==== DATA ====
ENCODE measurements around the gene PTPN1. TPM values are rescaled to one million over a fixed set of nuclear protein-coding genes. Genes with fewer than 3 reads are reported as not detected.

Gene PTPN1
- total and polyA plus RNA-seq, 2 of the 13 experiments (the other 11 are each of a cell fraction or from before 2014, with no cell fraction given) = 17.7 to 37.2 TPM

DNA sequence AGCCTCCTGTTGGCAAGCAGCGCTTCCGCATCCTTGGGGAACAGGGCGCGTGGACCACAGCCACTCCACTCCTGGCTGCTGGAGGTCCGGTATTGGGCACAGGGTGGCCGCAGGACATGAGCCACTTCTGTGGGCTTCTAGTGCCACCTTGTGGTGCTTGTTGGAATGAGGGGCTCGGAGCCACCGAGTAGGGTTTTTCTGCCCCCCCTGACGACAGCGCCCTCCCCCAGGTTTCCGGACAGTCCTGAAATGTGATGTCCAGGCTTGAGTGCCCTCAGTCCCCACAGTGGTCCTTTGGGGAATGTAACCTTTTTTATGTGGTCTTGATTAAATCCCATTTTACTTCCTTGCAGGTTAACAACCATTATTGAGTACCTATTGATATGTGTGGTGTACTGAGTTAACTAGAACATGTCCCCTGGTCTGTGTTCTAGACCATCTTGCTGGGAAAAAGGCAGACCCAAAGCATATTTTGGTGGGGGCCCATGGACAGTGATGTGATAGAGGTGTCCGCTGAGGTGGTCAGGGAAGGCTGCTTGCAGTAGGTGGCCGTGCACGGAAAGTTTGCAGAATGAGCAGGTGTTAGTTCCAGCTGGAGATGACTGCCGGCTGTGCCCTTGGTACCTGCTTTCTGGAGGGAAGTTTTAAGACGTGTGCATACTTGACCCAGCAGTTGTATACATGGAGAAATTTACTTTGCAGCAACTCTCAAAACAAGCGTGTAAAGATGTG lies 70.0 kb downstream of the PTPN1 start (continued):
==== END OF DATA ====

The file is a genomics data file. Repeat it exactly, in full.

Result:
ENCODE measurements around the gene PTPN1. TPM values are rescaled to one million over a fixed set of nuclear protein-coding genes. Genes with fewer than 3 reads are reported as not detected.

Gene PTPN1
- total and polyA plus RNA-seq, 2 of the 13 experiments (the other 11 are each of a cell fraction or from before 2014, with no cell fraction given) = 17.7 to 37.2 TPM

DNA sequence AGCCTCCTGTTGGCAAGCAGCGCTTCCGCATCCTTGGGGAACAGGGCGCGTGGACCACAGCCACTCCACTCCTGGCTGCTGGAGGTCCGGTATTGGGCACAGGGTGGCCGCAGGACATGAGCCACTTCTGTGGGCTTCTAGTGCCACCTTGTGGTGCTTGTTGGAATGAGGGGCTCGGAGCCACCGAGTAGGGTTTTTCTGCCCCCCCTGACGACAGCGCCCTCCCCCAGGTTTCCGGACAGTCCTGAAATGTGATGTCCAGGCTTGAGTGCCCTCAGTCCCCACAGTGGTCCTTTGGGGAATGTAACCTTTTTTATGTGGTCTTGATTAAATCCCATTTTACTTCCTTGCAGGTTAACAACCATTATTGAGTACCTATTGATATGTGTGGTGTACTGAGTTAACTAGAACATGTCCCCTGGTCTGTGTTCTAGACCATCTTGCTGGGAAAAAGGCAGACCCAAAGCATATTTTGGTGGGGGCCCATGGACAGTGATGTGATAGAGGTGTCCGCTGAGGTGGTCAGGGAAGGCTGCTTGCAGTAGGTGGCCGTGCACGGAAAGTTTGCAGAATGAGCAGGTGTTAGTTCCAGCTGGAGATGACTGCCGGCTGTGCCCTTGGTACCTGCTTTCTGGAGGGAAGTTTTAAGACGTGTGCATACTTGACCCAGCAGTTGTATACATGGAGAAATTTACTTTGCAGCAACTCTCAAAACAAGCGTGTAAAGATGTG lies 70.0 kb downstream of the PTPN1 start (continued):